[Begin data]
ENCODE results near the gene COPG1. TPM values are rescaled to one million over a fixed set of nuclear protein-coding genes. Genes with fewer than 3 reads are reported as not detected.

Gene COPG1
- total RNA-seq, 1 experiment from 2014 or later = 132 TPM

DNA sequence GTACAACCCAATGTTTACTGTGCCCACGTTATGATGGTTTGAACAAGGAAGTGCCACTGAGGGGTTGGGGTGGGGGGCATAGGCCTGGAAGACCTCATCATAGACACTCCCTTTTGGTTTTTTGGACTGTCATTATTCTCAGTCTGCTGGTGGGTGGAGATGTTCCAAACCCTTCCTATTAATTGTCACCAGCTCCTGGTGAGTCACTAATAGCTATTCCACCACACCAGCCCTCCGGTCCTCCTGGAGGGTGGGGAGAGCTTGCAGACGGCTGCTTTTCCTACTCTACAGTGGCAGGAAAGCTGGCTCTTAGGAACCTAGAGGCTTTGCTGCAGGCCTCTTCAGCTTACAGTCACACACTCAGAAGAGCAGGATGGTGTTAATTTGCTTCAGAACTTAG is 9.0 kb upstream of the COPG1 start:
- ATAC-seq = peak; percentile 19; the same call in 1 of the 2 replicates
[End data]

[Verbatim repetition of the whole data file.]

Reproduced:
ENCODE results near the gene COPG1. TPM values are rescaled to one million over a fixed set of nuclear protein-coding genes. Genes with fewer than 3 reads are reported as not detected.

Gene COPG1
- total RNA-seq, 1 experiment from 2014 or later = 132 TPM

DNA sequence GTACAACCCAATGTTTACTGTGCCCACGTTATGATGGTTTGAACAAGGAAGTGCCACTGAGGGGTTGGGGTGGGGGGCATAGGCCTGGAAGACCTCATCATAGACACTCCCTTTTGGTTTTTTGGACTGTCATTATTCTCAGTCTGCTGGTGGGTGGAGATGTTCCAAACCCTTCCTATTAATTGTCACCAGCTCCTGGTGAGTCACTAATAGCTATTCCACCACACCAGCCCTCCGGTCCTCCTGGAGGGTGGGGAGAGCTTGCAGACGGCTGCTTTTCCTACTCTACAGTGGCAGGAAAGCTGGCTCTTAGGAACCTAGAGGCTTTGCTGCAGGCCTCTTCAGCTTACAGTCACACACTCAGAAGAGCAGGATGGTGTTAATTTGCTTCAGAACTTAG is 9.0 kb upstream of the COPG1 start:
- ATAC-seq = peak; percentile 19; the same call in 1 of the 2 replicates